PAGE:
City's design panel approves Silo Point redevelopment plan

Project aims to convert grain elevator complex into condos, townhomes

January 09, 2004|By Antero Pietila | Antero Pietila,SUN STAFF

The city's design arbiters gave the go-ahead yesterday to a plan that would convert an old grain elevator complex near Fort McHenry into a $250 million development with luxury condominiums and offices.

"Conceptually we are in agreement with what you have done," said Mario Schack, speaking for the Design Advisory Panel, after an architect theatrically unveiled a scale model of the Silo Point redevelopment project.

The mock-up showed the 297-foot-tall grain elevator transformed into a glass-topped condominium tower - or, perhaps, a hotel. The adjoining silo would be used for parking and offices. The 15-acre site would also contain 116 townhouses and a large office building.

Yesterday's action was a necessary hurdle for the Henrietta Development Corp., which says it has started demolition at the site and plans to commence construction July 1.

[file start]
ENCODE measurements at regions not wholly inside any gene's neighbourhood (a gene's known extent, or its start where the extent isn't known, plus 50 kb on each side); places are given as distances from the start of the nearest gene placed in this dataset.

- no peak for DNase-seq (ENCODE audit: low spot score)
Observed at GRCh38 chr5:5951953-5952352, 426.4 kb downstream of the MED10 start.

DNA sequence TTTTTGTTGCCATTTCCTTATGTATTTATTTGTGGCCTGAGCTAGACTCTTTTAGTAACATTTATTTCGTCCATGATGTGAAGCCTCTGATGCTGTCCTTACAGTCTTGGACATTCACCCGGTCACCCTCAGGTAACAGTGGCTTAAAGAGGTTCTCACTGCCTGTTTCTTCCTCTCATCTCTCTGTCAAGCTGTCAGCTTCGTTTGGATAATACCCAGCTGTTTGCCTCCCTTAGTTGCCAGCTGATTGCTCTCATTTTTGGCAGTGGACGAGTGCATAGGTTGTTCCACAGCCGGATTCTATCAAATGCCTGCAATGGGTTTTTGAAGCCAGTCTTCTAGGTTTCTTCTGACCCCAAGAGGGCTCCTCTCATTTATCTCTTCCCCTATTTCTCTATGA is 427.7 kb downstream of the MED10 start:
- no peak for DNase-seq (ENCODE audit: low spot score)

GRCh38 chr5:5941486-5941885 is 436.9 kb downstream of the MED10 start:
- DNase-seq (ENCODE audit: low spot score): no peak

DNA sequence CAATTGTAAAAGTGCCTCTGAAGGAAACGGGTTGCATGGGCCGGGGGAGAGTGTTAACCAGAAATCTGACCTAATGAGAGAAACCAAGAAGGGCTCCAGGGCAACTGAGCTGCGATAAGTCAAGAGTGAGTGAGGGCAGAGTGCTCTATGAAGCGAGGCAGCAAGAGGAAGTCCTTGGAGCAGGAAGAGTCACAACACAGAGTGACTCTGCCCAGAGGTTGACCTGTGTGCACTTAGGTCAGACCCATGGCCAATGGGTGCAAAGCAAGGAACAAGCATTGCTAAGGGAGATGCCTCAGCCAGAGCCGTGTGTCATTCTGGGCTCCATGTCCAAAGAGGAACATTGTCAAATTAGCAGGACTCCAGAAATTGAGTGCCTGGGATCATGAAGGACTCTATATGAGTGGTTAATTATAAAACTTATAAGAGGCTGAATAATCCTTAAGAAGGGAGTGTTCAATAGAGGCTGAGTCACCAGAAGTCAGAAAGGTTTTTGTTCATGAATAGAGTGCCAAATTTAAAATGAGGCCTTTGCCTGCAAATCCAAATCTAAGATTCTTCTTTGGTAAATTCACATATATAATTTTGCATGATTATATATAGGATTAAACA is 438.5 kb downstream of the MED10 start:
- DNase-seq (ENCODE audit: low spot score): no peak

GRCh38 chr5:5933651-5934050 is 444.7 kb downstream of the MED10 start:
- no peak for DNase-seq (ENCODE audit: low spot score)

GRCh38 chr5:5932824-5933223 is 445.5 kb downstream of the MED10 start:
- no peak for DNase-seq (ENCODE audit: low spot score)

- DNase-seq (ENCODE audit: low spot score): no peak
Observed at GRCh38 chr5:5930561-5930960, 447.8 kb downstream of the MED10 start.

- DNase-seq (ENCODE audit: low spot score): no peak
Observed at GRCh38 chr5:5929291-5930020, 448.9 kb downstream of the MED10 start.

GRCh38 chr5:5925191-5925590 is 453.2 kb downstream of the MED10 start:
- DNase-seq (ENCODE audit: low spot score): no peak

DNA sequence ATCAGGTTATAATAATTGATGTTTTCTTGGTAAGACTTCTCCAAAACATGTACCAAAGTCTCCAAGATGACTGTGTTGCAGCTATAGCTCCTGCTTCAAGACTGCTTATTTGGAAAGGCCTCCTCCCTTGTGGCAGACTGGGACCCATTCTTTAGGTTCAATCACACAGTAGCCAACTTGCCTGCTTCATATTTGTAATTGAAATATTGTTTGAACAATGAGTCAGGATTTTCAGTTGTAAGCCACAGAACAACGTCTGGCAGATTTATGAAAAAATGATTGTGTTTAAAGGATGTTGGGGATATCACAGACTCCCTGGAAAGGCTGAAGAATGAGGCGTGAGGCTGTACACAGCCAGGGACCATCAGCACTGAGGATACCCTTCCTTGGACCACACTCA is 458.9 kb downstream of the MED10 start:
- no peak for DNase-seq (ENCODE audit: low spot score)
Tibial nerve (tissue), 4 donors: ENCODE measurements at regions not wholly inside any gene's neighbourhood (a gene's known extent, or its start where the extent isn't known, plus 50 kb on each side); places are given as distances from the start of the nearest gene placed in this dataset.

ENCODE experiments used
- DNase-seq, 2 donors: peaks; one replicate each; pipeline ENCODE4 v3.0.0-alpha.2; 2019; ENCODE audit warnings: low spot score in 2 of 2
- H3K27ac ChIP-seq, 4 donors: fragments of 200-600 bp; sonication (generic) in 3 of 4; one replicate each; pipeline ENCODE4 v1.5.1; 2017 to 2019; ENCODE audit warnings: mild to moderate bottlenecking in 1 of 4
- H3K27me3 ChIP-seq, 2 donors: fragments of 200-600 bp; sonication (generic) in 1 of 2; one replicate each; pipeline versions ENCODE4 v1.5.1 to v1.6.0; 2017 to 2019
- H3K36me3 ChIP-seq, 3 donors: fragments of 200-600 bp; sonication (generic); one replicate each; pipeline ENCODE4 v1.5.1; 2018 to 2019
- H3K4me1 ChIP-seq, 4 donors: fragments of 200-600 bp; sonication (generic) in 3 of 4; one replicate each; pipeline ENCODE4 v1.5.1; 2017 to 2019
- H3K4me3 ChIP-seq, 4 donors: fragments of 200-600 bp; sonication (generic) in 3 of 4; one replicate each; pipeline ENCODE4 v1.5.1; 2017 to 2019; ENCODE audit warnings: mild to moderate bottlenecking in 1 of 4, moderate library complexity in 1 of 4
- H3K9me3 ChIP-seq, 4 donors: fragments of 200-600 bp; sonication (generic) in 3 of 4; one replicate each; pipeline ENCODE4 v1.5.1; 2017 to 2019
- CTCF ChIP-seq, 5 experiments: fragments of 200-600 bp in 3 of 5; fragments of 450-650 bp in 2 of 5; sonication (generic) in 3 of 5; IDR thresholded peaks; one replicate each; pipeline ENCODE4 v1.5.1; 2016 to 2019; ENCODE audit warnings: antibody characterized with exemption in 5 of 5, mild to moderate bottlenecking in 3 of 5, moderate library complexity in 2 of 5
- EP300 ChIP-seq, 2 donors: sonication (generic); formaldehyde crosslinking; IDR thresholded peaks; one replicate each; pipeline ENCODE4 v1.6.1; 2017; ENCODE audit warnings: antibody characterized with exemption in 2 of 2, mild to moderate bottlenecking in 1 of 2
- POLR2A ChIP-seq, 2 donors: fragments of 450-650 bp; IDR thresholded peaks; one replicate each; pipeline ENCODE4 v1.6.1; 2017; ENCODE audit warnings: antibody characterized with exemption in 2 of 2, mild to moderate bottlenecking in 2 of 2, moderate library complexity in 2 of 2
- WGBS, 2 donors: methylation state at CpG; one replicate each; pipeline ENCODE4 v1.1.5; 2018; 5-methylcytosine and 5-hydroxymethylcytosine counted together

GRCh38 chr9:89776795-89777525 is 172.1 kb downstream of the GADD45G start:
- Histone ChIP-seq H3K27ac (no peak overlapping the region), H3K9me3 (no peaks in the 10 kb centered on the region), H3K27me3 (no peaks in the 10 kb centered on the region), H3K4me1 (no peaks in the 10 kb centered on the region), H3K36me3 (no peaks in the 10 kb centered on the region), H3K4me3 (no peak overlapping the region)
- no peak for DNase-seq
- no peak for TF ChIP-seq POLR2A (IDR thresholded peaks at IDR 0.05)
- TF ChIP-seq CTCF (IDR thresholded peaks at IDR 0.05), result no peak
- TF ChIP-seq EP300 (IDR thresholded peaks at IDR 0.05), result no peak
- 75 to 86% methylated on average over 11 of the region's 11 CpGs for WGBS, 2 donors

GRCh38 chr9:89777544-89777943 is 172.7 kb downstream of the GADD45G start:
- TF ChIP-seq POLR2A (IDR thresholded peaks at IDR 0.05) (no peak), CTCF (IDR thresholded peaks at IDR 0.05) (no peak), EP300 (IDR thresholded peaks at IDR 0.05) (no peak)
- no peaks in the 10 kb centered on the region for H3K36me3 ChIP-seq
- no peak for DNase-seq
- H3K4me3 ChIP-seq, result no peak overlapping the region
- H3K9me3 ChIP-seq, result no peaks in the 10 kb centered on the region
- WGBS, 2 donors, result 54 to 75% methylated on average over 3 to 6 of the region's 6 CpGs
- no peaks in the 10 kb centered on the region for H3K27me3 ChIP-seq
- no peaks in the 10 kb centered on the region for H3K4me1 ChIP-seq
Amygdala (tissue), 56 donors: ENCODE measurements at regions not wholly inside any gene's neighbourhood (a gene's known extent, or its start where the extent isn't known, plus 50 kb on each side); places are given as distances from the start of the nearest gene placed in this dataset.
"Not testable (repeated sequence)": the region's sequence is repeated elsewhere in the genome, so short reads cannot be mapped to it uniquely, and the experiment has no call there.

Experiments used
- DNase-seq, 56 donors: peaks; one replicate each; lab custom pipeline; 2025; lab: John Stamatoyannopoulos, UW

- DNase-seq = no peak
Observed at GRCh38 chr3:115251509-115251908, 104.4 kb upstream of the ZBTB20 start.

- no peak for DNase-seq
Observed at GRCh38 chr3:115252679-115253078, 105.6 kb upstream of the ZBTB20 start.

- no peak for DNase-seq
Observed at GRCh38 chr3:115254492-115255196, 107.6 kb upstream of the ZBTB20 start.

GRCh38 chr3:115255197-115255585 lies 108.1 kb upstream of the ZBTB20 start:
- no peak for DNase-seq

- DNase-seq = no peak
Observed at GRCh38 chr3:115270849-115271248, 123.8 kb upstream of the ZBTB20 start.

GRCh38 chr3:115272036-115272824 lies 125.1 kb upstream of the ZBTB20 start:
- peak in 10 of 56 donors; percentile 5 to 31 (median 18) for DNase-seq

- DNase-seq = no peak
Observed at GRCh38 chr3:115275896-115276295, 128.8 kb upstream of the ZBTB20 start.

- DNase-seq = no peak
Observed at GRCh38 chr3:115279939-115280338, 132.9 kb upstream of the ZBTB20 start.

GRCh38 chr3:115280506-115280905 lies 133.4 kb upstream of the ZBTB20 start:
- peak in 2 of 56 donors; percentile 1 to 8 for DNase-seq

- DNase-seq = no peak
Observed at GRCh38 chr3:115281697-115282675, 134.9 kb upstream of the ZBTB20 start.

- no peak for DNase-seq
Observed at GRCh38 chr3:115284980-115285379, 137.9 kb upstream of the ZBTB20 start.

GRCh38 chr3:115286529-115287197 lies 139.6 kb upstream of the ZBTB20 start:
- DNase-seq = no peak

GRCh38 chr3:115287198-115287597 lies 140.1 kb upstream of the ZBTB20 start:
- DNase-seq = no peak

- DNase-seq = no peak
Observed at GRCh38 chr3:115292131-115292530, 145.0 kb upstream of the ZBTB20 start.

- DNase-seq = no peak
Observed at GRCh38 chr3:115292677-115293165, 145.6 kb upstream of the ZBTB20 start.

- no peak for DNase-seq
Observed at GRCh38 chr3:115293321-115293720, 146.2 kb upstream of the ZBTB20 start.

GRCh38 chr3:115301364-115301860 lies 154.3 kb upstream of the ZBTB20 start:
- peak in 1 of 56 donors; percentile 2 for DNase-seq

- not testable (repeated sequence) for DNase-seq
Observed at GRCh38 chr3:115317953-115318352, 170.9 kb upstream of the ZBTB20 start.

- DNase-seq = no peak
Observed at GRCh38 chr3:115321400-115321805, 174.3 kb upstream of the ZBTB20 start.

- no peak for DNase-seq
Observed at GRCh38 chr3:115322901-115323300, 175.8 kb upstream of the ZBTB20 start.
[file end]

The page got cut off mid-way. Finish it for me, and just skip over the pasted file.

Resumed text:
Developers need to overcome several other obstacles to stick to that optimistic timetable, said Patrick Turner, one of Henrietta's owners.

First, city planners must include the project in their comprehensive plan for Locust Point, which is expected to be completed within 30 days.

Second, the City Council must lift industrial zoning from the former Archer Daniels Midland silo and grain elevator property, which lies between Fort Avenue and the Maryland Port Authority's North Locust Point Marine Terminal, just west of Fort McHenry.

Third, federal preservation guardians must approve punching hundreds of windows into the fortresslike elevator building to use the existing structure, because the developers want to use historic tax credits to finance the project.

Despite these obstacles, things seem to be moving favorably for Silo Point. Last month, the City Council tentatively approved a plan that would extend Key Highway to Tide Point, an old detergent factory that has been remodeled into an office park.

"It is unjust to say that this a road solely to serve the Tide Point property," developer C. William Struever said of the road that has been in limbo for 25 years.

He was referring to upscale residential projects and redevelopment of vacant, old industrial buildings into new uses. Currently, Fort Avenue is the only access route to the peninsula.

Recent upscale construction has transformed Locust Point, long a port-oriented blue-collar community. It is hotly debated among many longtime residents who have seen the prices of their modest rowhouses skyrocket - along with their property tax bills.

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